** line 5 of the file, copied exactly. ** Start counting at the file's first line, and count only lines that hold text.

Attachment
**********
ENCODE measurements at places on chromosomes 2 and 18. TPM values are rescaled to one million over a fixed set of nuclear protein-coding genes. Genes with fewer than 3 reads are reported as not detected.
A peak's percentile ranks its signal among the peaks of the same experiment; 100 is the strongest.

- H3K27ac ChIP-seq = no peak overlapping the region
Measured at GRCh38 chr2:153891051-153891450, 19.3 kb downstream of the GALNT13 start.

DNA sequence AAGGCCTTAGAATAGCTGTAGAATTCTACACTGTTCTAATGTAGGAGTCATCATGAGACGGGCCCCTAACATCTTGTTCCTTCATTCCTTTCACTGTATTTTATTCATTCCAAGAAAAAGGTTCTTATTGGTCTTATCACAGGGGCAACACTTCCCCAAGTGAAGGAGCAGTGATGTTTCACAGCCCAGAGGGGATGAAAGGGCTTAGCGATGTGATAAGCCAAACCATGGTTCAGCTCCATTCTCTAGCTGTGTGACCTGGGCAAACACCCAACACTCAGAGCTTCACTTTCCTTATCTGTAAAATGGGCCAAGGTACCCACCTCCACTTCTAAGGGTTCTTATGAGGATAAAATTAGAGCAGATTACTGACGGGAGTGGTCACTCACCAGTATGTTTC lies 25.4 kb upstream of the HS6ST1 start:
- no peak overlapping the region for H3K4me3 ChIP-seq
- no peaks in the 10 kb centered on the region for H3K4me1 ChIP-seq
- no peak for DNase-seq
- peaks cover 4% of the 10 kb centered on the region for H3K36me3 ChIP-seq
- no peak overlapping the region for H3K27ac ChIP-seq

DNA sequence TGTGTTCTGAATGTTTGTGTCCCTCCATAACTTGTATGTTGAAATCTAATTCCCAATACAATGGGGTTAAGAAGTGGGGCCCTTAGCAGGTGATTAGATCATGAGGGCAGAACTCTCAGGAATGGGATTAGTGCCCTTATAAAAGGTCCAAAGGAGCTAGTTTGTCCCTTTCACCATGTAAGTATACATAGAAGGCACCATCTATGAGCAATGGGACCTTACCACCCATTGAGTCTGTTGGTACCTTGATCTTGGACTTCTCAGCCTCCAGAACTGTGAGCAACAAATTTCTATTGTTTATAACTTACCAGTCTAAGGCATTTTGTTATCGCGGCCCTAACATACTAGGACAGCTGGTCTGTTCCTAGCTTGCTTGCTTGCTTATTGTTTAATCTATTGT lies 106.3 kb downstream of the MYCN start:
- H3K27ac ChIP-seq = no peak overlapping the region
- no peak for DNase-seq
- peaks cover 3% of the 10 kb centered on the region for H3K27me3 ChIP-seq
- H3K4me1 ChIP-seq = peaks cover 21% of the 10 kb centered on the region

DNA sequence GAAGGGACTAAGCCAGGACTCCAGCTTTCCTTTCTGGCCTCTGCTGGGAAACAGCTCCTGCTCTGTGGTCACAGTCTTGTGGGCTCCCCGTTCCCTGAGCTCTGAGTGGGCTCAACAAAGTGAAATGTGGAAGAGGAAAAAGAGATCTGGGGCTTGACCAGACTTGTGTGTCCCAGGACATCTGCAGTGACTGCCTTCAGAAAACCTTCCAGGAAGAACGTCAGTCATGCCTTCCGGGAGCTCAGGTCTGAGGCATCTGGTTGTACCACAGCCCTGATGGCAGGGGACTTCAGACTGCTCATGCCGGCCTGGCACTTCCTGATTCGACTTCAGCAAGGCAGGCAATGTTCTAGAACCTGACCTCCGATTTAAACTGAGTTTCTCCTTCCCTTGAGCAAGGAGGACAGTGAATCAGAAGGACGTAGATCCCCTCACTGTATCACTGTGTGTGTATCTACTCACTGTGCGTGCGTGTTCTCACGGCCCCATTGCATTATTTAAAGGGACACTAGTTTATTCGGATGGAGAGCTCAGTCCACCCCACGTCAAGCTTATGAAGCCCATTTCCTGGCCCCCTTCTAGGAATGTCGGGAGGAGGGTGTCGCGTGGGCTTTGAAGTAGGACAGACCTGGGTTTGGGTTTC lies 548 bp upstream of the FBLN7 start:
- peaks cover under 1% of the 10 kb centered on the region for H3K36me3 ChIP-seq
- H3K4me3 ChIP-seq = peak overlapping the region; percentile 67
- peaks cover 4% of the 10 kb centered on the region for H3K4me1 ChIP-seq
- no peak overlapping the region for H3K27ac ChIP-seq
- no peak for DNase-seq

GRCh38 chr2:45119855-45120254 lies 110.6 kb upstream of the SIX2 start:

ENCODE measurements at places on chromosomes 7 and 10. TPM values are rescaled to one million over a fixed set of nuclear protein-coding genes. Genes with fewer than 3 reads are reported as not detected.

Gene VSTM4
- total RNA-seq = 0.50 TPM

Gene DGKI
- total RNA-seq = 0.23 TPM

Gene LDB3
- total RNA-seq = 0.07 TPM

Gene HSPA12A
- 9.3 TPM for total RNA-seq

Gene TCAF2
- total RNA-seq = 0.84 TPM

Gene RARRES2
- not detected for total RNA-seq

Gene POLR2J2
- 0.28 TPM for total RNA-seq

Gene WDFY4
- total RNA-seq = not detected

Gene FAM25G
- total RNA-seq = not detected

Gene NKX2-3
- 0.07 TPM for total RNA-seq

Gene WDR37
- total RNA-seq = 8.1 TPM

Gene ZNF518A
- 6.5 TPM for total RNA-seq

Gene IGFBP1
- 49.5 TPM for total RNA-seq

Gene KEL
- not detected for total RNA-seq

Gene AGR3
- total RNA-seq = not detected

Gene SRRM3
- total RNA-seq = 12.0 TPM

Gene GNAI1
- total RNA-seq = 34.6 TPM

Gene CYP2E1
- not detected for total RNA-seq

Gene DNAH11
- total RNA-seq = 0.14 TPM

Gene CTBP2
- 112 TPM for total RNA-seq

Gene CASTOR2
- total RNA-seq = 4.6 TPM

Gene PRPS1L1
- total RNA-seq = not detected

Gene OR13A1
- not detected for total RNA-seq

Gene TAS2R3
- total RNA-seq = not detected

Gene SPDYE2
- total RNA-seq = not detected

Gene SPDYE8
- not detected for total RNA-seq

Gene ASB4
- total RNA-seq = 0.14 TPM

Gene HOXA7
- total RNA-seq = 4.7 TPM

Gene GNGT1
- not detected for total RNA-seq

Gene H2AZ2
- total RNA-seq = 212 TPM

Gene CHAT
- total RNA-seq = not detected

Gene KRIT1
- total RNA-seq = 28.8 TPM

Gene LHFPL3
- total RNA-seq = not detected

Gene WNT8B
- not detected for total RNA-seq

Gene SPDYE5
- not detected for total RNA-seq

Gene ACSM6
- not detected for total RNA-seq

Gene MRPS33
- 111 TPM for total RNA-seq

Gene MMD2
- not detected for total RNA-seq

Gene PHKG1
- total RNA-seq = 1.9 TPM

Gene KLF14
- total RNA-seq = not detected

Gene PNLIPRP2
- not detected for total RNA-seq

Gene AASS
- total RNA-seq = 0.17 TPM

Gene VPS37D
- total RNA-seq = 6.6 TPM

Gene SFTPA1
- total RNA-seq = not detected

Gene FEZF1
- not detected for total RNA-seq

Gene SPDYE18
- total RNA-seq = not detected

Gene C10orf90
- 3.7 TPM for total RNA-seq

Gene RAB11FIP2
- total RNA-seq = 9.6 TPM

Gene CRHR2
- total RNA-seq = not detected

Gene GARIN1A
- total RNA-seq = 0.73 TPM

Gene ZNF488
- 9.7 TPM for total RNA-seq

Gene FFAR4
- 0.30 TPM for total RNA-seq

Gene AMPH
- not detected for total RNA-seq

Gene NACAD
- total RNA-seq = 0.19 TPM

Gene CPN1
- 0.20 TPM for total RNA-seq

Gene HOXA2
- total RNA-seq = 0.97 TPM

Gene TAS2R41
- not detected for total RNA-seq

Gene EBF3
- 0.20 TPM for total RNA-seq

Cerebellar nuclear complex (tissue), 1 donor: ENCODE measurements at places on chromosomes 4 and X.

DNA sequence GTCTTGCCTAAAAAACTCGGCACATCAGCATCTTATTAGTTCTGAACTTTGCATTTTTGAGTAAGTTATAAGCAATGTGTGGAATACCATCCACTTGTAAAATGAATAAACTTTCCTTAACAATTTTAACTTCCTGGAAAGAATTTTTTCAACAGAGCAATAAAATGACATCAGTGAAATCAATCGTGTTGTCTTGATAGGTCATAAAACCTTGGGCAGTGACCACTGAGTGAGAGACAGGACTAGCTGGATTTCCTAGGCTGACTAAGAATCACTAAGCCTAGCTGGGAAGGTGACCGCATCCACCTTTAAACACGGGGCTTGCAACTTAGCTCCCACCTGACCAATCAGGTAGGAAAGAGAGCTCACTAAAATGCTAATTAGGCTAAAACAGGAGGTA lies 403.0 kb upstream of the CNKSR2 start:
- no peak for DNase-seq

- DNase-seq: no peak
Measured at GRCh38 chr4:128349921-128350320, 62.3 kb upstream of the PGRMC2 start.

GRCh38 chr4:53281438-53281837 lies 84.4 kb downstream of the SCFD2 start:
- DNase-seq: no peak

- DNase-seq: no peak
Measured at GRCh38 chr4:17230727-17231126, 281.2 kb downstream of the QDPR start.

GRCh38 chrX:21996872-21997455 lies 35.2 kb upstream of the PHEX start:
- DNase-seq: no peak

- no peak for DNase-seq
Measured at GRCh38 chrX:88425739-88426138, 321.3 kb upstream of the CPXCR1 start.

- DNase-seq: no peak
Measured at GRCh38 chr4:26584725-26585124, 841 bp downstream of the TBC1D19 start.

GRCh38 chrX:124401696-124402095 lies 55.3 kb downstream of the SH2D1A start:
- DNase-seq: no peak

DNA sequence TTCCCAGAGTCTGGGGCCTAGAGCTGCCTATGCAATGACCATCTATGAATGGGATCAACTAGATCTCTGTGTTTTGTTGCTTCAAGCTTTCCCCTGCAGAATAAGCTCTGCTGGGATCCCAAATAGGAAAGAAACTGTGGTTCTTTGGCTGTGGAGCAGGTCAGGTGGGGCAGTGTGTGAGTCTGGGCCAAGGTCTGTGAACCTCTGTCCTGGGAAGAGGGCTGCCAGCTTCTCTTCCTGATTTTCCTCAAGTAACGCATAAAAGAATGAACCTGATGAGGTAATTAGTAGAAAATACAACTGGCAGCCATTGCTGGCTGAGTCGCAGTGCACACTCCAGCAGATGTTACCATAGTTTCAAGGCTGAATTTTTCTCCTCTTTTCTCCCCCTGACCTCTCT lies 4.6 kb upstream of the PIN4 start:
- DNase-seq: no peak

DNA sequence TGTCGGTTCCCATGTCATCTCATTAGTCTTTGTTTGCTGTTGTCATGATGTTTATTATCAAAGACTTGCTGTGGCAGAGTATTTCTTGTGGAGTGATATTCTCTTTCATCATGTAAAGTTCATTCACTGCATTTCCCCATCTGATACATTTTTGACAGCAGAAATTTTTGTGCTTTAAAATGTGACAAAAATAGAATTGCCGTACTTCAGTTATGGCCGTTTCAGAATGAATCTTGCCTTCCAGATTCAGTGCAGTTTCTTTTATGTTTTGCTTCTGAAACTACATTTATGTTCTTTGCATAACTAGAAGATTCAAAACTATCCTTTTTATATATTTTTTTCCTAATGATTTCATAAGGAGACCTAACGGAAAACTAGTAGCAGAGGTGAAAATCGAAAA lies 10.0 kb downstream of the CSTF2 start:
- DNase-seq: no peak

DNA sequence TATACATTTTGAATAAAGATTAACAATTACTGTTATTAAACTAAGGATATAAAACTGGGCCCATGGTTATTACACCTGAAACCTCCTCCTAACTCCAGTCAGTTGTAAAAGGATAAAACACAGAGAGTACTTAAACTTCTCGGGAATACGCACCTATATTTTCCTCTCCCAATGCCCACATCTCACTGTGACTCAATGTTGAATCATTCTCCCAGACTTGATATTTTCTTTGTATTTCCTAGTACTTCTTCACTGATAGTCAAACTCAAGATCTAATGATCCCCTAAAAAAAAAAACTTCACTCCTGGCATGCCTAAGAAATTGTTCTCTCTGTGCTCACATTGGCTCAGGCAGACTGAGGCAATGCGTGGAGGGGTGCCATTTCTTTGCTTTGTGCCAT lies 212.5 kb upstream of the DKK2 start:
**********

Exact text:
DNA sequence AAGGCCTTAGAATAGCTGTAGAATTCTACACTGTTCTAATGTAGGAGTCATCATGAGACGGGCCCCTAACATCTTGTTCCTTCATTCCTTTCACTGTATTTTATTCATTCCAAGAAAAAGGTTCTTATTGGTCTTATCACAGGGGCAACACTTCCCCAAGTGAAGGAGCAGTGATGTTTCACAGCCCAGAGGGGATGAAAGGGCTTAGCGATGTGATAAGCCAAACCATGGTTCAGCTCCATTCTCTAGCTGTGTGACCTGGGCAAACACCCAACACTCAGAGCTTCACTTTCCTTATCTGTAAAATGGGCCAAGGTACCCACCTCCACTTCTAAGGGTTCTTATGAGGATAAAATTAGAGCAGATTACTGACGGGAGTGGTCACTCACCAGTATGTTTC lies 25.4 kb upstream of the HS6ST1 start: